Friday, December 30, 2005

It is mine!!!

When I quit my job, various managers, proving that great minds think alike, gave me a grand total of $400 worth of gift certificates to a local independent bookstore. I stopped by today to pick up a copy of Lincoln's Melancholy for myself (gave it to my sister and her husband for Christmas and made the deadly mistake of reading the first 30 pages myself before I wrapped it) and ended up buying The Complete New Yorker, which I've been lusting for since it was first announced. I think it's the perfect use of a gift certificate: I'd never buy it for myself if I had to pay cash, and it's probably the largest number of quality words obtainable for $100. Now I just have to install the dang thing. Can I put it on both my computers?

Thursday, December 29, 2005

Crows, do your job!

OK crows, it's time to do your job. This opossum has been lying in the gutter across the street from my house for two full days. Did I not feed you delicious bits of my croissant every weekend last summer? Did I not allow you to take the salmon skin from my grill and steal the toasted buns? Do I ever complain when you land on the roof with your loud feet and stuff my gutters full of god knows what? So can you do this for me? Thanks.

Your friend,

The Superannuated 1L

P.S. Even Cornell University says that you eat dead opossum. What kind of defective crows are you? Get to it!!

Do you think she was trying to pick me up?

Today Ms. S and I went to the fabulous Olympus Korean Spa (the Tacoma location) and soaked and sweated and had our dead skin scrubbed away by a Korean gal wearing demonically abrasive green mitts. I found my scrub mildly embarrassing--they really go to town with those mitts, and my scrubber was actually flinging around little clumps of soggy dead skin.

Anyway, pre-scrub I was soaking in the mineral pool and this woman came in, asked me about my tattoo, then lamented the fact that Olympus doesn't have a motel attached. I said something like "I was just happy to see they had a restaurant." We engaged in a little bit more lame chit-chat, then she got out of the pool, revealing a not-very-well-executed tattoo of a split-tailed mermaid/siren thingy on her lower back with the tails uncurled and and spread on either side of her (the woman's) ass crack. The mermaid in the tattoo was also wearing a woman-symbol necklace. Just to avoid any confusion.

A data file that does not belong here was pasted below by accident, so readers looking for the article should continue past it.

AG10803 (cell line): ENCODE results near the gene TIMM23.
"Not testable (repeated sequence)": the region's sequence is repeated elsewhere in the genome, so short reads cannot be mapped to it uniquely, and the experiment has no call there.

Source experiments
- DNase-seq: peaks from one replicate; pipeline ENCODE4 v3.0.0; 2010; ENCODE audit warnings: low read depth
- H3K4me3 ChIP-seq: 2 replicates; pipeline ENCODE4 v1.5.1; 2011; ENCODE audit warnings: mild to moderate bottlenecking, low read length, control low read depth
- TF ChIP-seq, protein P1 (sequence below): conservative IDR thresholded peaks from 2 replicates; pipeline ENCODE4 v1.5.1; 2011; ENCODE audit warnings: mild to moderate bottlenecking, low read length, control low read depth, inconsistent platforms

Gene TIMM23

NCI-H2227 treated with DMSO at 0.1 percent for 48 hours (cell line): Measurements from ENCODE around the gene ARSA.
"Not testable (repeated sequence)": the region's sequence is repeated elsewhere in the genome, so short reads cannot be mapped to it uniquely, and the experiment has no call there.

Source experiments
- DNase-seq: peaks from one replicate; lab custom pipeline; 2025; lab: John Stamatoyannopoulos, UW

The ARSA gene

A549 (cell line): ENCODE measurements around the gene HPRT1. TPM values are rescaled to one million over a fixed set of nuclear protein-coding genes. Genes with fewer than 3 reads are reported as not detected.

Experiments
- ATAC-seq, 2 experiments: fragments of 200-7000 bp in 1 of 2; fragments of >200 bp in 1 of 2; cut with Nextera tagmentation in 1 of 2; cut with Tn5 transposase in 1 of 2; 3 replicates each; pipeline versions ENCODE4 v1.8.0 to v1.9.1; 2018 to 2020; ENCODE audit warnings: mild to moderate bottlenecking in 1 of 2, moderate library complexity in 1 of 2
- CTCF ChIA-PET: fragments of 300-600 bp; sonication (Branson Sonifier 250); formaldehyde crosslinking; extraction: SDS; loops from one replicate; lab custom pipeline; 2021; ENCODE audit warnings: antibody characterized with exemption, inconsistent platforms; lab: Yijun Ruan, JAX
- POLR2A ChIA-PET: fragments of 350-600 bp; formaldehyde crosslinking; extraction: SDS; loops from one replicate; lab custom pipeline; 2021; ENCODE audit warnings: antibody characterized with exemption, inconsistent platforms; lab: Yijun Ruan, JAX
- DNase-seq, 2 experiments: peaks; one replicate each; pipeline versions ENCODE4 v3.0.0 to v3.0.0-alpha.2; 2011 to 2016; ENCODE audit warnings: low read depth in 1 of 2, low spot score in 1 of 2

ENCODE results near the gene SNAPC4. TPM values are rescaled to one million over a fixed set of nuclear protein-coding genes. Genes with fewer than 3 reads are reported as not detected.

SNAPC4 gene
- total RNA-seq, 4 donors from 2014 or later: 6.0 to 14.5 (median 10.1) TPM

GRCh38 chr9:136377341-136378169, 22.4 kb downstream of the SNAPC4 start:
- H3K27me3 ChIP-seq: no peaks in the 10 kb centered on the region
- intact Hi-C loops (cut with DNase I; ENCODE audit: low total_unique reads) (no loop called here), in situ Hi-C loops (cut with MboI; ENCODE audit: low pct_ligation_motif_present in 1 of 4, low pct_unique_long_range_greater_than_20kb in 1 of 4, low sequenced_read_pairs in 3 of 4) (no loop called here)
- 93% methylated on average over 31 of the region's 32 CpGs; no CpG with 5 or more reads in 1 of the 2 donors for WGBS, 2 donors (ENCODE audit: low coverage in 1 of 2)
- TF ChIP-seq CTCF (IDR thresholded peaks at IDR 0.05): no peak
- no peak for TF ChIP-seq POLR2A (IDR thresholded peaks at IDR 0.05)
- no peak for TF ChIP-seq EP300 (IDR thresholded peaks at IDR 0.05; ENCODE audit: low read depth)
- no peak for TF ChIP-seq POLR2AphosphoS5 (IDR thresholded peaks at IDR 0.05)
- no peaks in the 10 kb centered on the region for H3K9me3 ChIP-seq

(And for more on the mermaid, siren, sheela-na-gig, and the Starbucks logo, see this and this.

Wednesday, December 14, 2005

Your correspondent, not drunk at all, reflects on her Torts exam.

It was not particularly difficult, but I did fail to fully discuss the balancing of "burden of precaution" v. "likelihood and magnitude of harm" when evaluating the primary negligence claim. I remembered I should discuss it. I said to myself, "You need to make a note NOW so you don't forget to discuss that." And then I just kept hurtling along through the rest of my argument, failed to make the note, and left it out entirely.

What is it with the boy law students in my section that they got so obsessed with Samaritan statutes? I think one of them developed some kind of fascination, then it spread. After the exam, the hallways were all like "bzzz bzzz Samaritan defense bzz bz Samaritan." Just the guys. None of the girls. I have no theory about this. Maybe the Samaritan disease vector has primarily male friends?

But dudes, first, the Samaritan thing is a DEFENSE. Second, we haven't learned defenses yet. The prof talked about the Samaritan thing once, for about 10 seconds, probably in response to a question from the original source of the Samaritan contagion. Third, the test instructions explicitly stated that we should not waste our time discussing defenses. The only possible Samaritan action in the fact pattern was on the "duty to keep helping once you've started" exception to the "no duty to strangers" rule.

Dorks. (<------please note irony-------<<)

Will I feel like a total jackass if I'm wrong about this? Yes. Well, more like a partial jackass. We'll see.

The fact that the exam was not so hard makes me fear that the curve will be brutal.

Learnings: Make the damn note to yourself.

I got a new adult sippy cup!

Mine's green plastic. I predict that the sophisticated push-button silicon seal thing will very quickly get gummed up with nutmeg from the many eggnog lattes that bring joy to my days.

Monday, December 12, 2005

I love my wine. (Zero Manipulation, Peterson Winery)

(Yes, of course tonight I would decide to open the first bottle of the mixed case of wine I brought back from Sonoma...)

Zero Manipulation 2003

ZM2003 is one of the many fine wines I got over Thanksgiving at Locals in Geyserville. (4 bottles) I was a bit concerned that maybe it wasn't so lovely, since I tasted it about halfway through our Locals odyssey, when I was drunk and my palate was probably completely desensitized. Now, I'm not sure how my current tipsiness on eggnog and residual beer affects my ability to judge wine, but...